"Allah commands justice and goodness in everything" (Q 16:90)
Justice is an individual and collective responsibility. Allah inspired the Prophet with the saying ... "O my worshippers! I have made injustice unlawful for Myself, and have forbidden injustice among you; so do not be unjust."
We are divinely commanded "to stand up for justice as witnesses to Allah" under all circumstances and without any discrimination to any one whatsoever. (Q 4:135, Q 5:8)
Manifesting justice is equated to piety. "Be just, that is closest to piety" (Q 5:8)
Ihsan Benevolence and justice are the most comprehensive commands of Islam after Faith. In the Qur'anic terminology, 'adl and ihsan go together (Q 16:90), for justice must be tempered with benevolence. Rigorous justice sometimes may have an adverse impact and hence requires the gentle influence of benevolence. Benevolence ihsan has its independent significance but is also complementary to compassion rahmah. Ihsan reinforces rahmah while also infusing human relationships with meaning. Since Allah is Muhsin/Benevolent, his servants must also be benevolent in their attitude and behavior and in all social relations.
Part of the fruits of faith is the commitment of the faithful to do good while avoiding the wrong and the harmful (Q 3:110).The very presence of the Believer should be a source of benefit, a resource for goodness whose every action reflects ihsan goodness (Q 16:90); and Allah surely loves the muhsinin those who manifest goodness (Q 2:195).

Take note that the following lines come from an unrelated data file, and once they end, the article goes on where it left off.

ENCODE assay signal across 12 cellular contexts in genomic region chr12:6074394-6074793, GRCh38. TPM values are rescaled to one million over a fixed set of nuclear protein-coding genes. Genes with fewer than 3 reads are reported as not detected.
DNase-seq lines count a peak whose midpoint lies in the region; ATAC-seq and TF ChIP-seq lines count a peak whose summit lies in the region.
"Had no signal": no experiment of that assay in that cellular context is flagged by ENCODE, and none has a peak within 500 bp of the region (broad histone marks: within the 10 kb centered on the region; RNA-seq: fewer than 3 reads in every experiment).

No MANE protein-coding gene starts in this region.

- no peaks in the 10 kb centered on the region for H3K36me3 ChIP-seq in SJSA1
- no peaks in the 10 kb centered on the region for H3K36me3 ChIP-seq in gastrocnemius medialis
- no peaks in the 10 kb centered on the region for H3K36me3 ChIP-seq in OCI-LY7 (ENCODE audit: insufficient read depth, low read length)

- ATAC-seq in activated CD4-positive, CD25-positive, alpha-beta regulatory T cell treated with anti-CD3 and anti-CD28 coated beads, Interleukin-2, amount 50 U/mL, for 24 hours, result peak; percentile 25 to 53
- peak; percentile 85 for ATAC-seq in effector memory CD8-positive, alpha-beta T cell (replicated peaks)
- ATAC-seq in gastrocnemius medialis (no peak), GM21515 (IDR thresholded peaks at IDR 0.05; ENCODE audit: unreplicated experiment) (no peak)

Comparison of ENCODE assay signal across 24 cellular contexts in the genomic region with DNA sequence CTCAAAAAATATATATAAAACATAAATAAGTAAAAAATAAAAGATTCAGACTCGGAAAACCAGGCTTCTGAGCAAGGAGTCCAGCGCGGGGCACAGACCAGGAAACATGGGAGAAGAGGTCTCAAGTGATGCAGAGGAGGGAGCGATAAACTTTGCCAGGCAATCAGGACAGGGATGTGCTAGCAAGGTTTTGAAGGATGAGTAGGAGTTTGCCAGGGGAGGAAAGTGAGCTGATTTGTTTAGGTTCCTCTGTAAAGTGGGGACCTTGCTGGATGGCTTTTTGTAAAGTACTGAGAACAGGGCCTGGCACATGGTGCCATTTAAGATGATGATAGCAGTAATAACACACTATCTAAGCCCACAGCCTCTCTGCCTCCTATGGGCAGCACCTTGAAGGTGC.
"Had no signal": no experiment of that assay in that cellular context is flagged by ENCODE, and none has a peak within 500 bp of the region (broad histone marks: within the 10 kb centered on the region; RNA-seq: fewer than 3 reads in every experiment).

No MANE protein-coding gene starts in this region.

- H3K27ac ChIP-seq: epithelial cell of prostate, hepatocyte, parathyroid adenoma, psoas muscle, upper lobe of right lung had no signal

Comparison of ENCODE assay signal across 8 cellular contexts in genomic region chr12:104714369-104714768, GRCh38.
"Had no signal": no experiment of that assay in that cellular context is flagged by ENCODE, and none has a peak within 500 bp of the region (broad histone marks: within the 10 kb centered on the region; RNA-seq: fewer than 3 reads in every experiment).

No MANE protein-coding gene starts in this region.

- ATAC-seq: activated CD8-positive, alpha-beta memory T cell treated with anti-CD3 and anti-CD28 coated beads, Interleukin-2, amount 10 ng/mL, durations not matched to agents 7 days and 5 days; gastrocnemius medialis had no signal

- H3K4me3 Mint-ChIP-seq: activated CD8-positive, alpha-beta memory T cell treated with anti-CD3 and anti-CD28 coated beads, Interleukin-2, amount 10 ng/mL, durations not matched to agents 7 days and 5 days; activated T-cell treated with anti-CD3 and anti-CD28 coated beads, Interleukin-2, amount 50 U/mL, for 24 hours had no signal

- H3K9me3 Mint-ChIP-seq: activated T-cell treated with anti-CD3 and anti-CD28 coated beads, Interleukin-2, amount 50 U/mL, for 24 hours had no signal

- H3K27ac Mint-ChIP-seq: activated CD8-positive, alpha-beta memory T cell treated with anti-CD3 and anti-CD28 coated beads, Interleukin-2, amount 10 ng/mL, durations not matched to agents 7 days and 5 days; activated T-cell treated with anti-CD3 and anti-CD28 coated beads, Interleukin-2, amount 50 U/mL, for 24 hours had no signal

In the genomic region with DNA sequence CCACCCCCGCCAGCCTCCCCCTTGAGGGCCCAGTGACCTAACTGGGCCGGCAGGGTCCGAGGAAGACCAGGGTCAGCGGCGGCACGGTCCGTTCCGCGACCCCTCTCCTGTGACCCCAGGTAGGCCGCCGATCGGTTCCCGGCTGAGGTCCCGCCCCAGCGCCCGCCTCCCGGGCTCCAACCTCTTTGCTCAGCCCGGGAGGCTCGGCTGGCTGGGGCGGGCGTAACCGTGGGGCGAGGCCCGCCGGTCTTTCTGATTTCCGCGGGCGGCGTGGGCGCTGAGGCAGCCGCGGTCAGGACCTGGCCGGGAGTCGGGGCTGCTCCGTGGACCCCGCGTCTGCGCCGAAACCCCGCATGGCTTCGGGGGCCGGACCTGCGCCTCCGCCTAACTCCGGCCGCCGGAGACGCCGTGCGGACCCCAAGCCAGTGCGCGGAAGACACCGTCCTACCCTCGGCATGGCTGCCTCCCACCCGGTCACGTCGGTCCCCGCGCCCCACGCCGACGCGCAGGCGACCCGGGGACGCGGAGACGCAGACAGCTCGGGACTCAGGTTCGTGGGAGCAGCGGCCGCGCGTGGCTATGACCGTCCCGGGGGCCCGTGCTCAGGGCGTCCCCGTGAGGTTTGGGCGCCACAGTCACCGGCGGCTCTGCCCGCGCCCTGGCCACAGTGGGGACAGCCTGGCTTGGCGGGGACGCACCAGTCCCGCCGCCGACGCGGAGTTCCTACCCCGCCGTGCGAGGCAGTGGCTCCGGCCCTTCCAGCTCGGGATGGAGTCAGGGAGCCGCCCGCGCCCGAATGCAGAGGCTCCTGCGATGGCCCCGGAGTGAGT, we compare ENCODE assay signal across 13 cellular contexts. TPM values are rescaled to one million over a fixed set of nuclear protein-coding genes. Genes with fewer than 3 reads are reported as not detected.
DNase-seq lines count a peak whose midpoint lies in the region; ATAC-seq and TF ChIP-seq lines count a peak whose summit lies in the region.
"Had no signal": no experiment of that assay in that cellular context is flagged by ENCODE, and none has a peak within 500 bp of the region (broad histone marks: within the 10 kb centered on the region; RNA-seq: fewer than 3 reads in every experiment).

'Aql Divine revelation addresses the intellect (Q 2:242), the seat of understanding (Q 13:4). The Qur'an also uses synonymous terms such as tafakkur thinking (Q 30:21) and tadabbur reflection (Q 47:24). Reason is a gift from God, a faculty that plays a key role even in deciding right from wrong and good from bad. Qur'an addresses intellect (Q 12:2) Reason is not sufficient by itself and can be used both for good as well as for evil. One can use reason to promote self-interest also, as is often done. Reason, it must be noted, is an instrument, not a goal and the exercise of it is essential for understanding and implementing the Deen. The Prophet warned, that person who does not exercise the intellect has no Deen.
Hikmah Wisdom is reason synthesized with higher values of compassion, justice and benevolence. Hikmah (Q 16:125) is concerned with reason as an instrument for the promotion of higher values that lead to spiritual growth, inner peace and happiness. Allah thus informs us of the high estimation of wisdom by saying, whosoever has been granted hikmah has been granted tremendous good. (Q 2:269)
Synthesis of Values
A true Believer synthesizes all these values of rahmah compassion, 'adl justice, ihsan benevolence, 'aql reason, hikmah wisdom; and imbibes them as part of his or her character and manifesting these in all levels of his or her existence.
Sadullah Khan completed memorization of the Quran and furthered his studies in Law in South Africa, Journalism in England and Islamic Studies in Egypt. As a motivational speaker he addresses issues of spirituality, empowerment. He is the author of the book "Dimensions of the Qur'an" and translator of "Message For The Seekers Of Guidance". He has served in several roles in Universities and Islamic Centers in Southern California and is currently involved with Impower Development International based in South Africa.